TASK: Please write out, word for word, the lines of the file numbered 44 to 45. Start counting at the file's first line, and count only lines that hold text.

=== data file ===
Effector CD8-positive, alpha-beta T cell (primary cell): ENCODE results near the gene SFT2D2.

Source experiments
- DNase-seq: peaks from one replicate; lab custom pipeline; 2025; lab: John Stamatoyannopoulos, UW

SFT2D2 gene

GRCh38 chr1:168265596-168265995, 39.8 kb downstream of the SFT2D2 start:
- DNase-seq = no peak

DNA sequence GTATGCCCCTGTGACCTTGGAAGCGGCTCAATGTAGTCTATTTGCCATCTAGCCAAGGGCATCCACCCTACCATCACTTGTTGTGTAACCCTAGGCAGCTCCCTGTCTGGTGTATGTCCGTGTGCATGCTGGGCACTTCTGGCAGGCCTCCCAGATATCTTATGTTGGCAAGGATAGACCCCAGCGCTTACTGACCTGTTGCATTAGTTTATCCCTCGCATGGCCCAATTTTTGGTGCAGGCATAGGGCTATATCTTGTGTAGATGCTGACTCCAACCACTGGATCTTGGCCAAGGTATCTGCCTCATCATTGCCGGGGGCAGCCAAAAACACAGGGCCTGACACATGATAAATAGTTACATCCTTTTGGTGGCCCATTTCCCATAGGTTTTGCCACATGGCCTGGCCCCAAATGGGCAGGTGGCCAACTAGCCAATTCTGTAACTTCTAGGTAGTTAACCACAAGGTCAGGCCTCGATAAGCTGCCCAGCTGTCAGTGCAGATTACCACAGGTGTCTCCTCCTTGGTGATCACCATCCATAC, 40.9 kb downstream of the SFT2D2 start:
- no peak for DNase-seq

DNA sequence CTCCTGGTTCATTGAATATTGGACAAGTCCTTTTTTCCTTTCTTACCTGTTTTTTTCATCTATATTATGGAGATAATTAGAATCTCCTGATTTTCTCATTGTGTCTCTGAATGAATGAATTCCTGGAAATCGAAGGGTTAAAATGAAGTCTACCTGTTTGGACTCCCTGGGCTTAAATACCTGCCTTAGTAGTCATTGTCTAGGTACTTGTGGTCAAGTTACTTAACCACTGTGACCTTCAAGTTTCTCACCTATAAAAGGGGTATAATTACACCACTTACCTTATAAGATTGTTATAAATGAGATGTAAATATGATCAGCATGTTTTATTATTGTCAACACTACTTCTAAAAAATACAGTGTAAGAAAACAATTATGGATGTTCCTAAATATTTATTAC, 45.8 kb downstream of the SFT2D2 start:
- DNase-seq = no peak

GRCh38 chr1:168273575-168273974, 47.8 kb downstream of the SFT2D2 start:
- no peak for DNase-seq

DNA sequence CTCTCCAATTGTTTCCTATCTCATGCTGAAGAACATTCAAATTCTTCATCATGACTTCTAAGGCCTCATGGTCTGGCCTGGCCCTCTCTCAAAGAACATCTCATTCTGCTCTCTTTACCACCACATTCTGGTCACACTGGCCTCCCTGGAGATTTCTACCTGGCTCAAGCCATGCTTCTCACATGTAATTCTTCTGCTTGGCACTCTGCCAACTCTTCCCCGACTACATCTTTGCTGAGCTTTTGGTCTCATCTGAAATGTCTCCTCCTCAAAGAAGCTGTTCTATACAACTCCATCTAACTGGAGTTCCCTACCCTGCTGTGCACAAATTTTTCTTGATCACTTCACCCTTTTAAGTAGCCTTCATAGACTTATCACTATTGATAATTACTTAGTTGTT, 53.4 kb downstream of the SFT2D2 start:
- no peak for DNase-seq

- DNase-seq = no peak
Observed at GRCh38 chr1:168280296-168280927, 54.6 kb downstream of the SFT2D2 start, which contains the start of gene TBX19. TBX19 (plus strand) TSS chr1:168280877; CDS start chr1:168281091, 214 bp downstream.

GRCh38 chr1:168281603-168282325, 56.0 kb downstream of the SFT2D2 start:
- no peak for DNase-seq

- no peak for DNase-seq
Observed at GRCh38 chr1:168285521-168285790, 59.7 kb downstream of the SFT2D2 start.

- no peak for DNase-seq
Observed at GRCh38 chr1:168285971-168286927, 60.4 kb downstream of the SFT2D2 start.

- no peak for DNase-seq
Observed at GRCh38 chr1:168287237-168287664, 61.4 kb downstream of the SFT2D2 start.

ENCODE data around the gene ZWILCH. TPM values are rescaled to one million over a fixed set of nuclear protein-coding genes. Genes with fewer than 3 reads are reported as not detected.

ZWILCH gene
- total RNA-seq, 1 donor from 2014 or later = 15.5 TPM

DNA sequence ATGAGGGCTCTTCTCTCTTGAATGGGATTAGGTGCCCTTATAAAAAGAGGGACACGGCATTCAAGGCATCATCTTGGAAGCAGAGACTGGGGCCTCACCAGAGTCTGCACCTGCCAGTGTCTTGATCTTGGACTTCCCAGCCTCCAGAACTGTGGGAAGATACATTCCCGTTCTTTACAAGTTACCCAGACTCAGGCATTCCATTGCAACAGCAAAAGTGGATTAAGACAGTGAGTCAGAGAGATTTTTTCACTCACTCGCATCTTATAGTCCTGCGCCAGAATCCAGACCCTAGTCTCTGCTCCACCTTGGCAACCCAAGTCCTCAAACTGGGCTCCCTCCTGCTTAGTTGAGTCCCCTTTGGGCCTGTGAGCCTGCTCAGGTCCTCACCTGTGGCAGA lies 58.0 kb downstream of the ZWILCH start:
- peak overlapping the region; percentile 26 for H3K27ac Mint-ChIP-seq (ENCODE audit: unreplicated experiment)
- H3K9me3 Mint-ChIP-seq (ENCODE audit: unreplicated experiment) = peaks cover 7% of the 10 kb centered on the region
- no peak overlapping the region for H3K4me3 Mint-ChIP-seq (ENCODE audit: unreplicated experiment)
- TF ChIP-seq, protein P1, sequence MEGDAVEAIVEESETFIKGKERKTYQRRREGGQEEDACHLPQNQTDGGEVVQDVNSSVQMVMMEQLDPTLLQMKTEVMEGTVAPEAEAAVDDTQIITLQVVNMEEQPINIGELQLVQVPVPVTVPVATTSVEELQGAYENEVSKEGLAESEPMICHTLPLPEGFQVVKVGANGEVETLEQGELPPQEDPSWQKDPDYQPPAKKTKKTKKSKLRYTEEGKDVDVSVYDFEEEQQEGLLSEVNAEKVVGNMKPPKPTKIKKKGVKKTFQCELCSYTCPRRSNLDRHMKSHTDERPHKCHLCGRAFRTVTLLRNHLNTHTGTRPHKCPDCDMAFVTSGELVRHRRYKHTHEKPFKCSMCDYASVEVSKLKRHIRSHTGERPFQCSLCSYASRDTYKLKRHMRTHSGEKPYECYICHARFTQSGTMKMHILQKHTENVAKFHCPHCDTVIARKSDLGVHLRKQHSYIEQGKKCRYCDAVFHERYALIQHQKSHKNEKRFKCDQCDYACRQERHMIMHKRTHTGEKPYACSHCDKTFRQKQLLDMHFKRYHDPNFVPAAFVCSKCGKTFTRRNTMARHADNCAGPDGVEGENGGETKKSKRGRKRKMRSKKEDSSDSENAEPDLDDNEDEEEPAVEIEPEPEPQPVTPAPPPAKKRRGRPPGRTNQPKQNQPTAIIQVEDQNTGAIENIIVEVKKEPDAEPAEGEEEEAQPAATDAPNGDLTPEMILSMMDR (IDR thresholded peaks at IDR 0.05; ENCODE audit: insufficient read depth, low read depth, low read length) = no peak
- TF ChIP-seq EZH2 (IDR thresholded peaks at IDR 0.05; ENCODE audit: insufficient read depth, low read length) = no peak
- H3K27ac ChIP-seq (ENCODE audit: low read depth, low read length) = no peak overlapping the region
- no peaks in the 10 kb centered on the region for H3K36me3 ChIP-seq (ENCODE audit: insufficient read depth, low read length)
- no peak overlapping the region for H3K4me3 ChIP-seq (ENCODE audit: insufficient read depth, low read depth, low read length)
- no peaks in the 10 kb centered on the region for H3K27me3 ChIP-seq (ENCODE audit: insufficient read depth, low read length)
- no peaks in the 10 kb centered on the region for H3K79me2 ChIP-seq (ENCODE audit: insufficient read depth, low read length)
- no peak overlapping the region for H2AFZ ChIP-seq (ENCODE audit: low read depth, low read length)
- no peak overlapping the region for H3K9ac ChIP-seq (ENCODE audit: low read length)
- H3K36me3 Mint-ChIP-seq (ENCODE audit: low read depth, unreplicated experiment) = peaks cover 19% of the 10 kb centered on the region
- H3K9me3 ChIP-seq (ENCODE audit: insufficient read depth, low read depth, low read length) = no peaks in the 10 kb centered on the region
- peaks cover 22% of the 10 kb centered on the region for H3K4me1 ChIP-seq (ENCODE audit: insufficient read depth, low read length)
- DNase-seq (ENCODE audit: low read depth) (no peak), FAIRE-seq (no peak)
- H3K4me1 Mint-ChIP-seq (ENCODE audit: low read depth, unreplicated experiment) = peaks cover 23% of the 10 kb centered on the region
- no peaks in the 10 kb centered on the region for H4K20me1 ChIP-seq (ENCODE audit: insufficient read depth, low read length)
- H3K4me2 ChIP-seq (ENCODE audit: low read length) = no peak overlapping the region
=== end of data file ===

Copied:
- DNase-seq (ENCODE audit: low read depth) (no peak), FAIRE-seq (no peak)
- H3K4me1 Mint-ChIP-seq (ENCODE audit: low read depth, unreplicated experiment) = peaks cover 23% of the 10 kb centered on the region